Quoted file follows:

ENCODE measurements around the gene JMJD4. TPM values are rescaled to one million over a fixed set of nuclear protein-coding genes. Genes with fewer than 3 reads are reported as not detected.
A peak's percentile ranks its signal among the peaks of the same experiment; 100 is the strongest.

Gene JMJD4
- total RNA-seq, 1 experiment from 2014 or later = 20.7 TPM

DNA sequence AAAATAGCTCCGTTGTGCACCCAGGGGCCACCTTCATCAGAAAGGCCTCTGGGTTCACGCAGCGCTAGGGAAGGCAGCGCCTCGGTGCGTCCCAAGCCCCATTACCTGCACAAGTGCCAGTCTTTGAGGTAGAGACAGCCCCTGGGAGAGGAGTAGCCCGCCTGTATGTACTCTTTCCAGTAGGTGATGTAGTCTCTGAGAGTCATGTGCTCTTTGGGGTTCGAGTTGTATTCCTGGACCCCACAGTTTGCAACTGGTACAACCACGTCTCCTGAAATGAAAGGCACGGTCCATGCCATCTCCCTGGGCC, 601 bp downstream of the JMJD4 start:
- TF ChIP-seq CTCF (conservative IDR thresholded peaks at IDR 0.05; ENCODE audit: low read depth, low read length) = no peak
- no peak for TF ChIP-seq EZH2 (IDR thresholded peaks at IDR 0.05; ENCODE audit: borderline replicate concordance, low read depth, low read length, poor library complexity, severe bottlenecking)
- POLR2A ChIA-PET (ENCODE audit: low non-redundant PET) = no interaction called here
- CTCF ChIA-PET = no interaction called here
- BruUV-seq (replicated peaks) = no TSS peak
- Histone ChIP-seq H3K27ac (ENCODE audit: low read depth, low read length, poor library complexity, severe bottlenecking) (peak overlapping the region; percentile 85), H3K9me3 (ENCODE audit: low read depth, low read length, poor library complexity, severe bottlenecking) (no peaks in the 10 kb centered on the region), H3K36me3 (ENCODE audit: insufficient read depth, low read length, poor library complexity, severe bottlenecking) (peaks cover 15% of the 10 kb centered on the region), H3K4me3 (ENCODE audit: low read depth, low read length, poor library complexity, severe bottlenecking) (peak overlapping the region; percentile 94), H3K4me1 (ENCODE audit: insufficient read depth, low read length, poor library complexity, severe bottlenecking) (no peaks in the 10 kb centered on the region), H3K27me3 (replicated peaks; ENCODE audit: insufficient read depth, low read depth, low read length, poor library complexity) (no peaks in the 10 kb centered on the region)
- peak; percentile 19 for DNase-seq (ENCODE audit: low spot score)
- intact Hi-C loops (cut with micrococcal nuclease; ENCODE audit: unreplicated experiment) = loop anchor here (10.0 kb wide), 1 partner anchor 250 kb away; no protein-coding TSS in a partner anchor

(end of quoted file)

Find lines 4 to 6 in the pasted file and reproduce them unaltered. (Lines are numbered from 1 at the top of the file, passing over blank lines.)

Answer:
- total RNA-seq, 1 experiment from 2014 or later = 20.7 TPM

DNA sequence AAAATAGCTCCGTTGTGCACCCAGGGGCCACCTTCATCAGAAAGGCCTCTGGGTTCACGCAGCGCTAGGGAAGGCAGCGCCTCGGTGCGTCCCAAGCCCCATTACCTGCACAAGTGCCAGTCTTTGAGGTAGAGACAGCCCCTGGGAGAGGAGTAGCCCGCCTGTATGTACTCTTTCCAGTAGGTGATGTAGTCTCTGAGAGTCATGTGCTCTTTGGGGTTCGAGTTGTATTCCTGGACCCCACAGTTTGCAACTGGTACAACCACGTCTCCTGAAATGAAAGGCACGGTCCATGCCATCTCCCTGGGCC, 601 bp downstream of the JMJD4 start:
- TF ChIP-seq CTCF (conservative IDR thresholded peaks at IDR 0.05; ENCODE audit: low read depth, low read length) = no peak